(Bloomberg) -- Malaysian financier Low Taek Jho will probably be ordered to turn over his $250 million yacht to U.S. officials, who claim he bought it with money siphoned from the 1Malaysia Development Bhd sovereign wealth fund.
A federal judge in Los Angeles said Monday that she will issue an order shortly on the Justice Department’s request to get custody of the “Equanimity,” which is currently in Indonesia. U.S. District Judge Dale Fischer initially ruled in April that the ship could be sailed to the U.S. from Bali, but a court in Jakarta later found that the police hadn’t followed proper procedures and ordered the yacht returned.
Fischer wasn’t persuaded by the argument that her ruling would override orders of a foreign court. She said lawyers for Low and the trusts that hold title to the 300-foot (91-meter) yacht may want get their “mandamus papers” ready, referring to their threat to appeal her ruling.
The boat was seized by Indonesian authorities in February at the request of the U.S. The “Equanimity” is among more than $1.5 billion in real estate and other assets that the U.S. alleges Low and his accomplishes bought with stolen 1MDB funds.
Jeremy Matz, a lawyer for the trusts that own the yacht for Low’s benefit, said after the hearing that his clients will comply with a final and binding court order to turn over the yacht. Matz reiterated that he will appeal a ruling against his clients.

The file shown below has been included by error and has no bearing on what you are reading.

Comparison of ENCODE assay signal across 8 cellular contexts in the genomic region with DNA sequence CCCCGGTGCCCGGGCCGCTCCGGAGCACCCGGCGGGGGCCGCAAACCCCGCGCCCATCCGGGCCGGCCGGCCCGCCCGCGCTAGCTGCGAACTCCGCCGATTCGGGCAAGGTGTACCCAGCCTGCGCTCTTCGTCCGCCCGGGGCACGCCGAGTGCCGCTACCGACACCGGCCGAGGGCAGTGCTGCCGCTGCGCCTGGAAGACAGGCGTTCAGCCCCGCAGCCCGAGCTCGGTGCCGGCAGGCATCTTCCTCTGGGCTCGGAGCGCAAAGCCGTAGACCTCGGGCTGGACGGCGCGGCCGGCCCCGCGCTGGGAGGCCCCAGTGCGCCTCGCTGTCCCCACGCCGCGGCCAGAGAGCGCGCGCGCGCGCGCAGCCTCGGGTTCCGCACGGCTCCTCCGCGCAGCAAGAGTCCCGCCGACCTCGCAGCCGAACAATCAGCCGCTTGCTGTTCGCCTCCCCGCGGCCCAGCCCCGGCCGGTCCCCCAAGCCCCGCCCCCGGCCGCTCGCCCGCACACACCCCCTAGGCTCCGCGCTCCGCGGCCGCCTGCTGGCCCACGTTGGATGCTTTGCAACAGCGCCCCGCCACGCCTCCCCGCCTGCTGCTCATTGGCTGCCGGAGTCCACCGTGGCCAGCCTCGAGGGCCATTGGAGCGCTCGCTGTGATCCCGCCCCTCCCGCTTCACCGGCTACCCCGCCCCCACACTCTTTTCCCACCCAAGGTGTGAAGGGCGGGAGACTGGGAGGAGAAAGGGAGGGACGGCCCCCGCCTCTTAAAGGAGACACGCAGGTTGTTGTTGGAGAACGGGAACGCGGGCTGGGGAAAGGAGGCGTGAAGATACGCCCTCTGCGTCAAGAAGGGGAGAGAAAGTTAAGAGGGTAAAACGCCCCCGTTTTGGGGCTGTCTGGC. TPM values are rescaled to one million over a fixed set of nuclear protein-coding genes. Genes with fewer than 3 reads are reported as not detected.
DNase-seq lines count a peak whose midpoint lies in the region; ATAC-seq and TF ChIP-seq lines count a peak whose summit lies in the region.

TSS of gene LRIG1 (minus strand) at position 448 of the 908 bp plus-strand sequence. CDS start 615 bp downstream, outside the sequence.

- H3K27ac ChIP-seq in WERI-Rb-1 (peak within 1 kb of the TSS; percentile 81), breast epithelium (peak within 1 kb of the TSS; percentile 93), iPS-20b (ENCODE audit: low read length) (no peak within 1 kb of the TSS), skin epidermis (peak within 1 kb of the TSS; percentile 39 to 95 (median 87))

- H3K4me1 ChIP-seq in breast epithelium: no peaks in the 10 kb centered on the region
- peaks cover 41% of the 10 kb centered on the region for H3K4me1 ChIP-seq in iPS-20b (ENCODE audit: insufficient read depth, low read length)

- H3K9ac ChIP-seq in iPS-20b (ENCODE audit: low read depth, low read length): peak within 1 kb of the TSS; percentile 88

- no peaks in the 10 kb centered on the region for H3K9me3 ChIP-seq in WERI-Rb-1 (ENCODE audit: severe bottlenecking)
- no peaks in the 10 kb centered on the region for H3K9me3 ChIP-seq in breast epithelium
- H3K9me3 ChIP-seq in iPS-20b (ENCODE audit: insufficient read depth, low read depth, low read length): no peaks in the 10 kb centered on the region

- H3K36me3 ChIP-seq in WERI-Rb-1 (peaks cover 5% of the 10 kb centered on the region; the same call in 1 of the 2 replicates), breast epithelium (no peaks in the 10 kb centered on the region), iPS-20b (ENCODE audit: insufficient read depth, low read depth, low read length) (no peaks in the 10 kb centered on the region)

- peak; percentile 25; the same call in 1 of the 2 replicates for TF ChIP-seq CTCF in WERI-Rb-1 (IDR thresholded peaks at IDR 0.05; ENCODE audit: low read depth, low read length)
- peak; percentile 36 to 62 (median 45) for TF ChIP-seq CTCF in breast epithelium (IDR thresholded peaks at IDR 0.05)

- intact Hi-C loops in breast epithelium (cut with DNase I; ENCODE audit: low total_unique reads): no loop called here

Newly elected Malaysian Prime Minister Mahathir Mohamad said Saturday, three days after he secured a shocking win, that predecessor Najib Razak was barred from leaving the country. Mahathir also said he’d reopen a graft probe targeting the wealth fund and said he was replacing the attorney general who cleared Najib and instructed the auditor-general to declassify a 1MDB report that was protected by the Official Secrets Act.
Mahathir, who was prime minister from 1981 to 2003 and defected to the opposition in order to stand as their candidate for premier, repeatedly called Najib a “thief” on the campaign trail and pledged to revisit the 1MDB issue.
Riza Aziz, a friend of Low and one of the individuals the U.S. alleges was involved in looting the 1MDB fund, is a stepson of Najib. His movie production company Red Granite Pictures agreed to pay $60 million to settle a forfeiture lawsuit by the U.S., alleging he financed the “Wolf of Wall Street” with stolen money.
The U.S. and Low’s lawyers are negotiating a sale of the “Equanimity” while the forfeiture lawsuit is unresolved, but are deeply divided on whether the transaction should take place in the U.S. or in the Mediterranean, which the trusts argue is a superior market for “super yachts.”
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